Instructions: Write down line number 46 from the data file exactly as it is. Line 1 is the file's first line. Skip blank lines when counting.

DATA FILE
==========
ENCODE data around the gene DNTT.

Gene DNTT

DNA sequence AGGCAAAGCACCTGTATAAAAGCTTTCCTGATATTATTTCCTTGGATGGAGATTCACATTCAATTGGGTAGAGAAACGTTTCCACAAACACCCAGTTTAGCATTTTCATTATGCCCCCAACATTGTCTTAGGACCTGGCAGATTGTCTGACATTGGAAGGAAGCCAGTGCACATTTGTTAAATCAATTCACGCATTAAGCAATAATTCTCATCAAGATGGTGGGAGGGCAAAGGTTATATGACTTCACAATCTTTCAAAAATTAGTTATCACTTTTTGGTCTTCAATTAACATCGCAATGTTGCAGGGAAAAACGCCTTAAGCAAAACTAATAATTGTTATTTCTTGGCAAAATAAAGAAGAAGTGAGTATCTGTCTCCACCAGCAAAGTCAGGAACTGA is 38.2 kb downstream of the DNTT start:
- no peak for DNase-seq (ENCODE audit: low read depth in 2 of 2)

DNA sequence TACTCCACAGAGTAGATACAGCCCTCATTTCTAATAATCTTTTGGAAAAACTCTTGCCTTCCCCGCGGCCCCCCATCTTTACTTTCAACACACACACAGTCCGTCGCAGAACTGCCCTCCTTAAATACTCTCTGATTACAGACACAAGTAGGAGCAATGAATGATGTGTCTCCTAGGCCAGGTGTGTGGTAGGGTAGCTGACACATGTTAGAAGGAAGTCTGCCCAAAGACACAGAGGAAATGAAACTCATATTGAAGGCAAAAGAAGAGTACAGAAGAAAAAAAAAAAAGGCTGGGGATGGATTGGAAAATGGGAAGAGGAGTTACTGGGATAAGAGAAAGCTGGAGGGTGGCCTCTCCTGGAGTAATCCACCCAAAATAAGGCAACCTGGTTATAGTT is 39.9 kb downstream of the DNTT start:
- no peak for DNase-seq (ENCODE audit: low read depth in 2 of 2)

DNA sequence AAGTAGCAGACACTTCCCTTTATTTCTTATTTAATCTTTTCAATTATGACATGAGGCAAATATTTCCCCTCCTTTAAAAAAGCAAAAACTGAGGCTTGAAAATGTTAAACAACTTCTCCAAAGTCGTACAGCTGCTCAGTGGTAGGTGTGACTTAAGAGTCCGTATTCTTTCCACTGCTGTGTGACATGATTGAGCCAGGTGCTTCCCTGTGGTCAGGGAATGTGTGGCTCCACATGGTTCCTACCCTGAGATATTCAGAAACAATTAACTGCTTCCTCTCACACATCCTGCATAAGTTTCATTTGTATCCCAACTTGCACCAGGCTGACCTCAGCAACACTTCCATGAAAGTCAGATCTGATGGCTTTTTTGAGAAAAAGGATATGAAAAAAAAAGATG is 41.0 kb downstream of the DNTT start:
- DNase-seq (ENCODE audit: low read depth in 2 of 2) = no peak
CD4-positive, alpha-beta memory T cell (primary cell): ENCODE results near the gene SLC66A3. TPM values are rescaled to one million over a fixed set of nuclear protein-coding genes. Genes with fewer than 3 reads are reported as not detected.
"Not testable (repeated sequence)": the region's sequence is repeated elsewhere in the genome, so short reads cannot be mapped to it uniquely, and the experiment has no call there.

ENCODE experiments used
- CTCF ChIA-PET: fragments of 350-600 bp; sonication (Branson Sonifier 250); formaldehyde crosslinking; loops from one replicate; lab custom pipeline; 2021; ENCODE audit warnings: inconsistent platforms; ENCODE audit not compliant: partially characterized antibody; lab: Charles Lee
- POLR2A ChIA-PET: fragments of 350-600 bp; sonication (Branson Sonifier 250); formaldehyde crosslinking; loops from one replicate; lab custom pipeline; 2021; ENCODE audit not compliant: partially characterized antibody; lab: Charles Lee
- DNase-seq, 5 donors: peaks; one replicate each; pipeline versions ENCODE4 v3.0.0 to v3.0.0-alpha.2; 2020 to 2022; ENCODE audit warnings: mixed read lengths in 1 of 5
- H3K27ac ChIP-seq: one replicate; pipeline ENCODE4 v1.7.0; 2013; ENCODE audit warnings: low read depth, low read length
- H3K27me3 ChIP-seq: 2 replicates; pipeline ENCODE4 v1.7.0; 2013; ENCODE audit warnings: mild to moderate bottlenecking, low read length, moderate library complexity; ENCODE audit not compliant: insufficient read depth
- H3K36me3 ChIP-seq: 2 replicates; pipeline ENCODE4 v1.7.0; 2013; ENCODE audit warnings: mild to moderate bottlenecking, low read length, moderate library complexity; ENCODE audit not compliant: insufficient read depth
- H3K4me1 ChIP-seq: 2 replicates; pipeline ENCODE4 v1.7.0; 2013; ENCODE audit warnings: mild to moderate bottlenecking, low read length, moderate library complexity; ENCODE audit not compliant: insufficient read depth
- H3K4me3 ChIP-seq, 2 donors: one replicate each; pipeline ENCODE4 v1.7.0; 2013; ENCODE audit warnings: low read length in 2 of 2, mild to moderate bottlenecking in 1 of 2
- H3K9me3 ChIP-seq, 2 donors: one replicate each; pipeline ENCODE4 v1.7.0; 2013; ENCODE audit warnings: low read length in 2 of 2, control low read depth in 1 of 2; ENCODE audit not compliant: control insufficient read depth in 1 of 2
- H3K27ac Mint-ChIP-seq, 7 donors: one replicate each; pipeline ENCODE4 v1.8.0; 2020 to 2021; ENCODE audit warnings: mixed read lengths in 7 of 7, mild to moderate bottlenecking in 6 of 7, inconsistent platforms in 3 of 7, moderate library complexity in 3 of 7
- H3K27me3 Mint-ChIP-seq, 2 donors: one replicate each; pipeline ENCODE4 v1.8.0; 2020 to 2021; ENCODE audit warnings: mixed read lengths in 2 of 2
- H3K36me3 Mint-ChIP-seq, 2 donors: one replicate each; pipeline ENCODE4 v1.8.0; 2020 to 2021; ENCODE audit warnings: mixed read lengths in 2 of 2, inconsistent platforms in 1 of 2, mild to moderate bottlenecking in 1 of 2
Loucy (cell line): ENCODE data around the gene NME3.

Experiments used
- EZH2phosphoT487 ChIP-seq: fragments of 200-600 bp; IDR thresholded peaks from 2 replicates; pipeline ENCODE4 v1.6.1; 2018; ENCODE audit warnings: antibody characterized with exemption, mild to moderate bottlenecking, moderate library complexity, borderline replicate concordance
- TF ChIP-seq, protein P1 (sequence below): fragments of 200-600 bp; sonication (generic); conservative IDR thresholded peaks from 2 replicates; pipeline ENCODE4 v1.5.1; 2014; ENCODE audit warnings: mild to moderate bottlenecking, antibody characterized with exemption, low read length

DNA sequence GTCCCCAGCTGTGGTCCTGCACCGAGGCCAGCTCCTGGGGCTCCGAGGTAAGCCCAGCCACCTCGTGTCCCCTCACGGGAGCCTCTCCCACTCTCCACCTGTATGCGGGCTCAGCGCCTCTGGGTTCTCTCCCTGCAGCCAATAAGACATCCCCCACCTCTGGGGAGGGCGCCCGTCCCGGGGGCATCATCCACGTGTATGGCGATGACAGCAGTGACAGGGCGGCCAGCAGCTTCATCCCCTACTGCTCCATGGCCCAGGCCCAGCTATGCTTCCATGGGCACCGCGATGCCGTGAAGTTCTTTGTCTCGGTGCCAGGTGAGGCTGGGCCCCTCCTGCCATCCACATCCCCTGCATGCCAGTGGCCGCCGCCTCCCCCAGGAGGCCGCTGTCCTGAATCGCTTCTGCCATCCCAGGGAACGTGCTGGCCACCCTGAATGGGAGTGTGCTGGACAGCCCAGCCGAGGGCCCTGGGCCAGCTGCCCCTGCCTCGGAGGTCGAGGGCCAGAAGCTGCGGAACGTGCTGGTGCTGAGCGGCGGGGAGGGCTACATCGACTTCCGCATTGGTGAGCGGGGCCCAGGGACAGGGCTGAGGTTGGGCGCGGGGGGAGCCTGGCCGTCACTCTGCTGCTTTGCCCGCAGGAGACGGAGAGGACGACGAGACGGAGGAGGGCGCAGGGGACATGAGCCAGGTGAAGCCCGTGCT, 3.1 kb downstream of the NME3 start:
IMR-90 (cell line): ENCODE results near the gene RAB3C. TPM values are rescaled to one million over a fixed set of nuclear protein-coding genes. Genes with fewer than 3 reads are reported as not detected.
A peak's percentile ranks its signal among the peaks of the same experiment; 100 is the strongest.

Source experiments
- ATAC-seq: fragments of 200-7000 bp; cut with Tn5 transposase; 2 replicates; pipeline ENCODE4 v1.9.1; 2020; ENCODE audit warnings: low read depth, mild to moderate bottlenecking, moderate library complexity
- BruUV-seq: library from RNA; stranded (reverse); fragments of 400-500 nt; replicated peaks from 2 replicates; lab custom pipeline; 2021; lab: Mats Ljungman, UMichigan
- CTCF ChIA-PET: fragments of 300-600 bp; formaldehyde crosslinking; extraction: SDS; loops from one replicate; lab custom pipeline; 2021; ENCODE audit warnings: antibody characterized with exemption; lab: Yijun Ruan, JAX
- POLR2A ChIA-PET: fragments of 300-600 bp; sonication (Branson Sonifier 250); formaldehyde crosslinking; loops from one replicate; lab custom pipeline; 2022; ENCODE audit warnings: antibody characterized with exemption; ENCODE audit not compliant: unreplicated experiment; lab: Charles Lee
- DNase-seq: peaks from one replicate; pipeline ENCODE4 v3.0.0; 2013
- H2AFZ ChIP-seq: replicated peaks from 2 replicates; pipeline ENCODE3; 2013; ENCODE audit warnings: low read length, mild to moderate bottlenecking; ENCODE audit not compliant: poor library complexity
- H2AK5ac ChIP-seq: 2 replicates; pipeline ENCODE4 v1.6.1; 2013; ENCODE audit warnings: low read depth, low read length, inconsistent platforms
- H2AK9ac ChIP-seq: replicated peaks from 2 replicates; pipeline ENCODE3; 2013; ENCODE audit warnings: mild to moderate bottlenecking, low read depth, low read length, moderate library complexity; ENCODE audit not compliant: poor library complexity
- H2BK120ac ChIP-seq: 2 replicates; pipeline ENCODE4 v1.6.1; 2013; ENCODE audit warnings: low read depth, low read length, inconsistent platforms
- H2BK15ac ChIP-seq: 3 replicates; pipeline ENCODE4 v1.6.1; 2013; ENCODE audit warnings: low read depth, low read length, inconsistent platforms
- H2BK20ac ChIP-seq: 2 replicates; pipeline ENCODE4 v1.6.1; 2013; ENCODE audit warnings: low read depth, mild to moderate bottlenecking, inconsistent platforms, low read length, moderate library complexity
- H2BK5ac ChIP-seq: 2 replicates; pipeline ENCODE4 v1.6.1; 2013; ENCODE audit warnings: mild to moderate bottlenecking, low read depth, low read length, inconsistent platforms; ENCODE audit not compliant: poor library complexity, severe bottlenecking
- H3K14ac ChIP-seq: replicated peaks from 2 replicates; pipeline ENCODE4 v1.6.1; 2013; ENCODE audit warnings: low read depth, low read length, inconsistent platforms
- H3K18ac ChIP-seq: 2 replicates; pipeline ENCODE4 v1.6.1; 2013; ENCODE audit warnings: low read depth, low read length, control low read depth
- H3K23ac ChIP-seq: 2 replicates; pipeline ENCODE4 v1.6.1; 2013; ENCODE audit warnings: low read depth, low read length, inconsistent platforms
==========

- H3K23ac ChIP-seq: 2 replicates; pipeline ENCODE4 v1.6.1; 2013; ENCODE audit warnings: low read depth, low read length, inconsistent platforms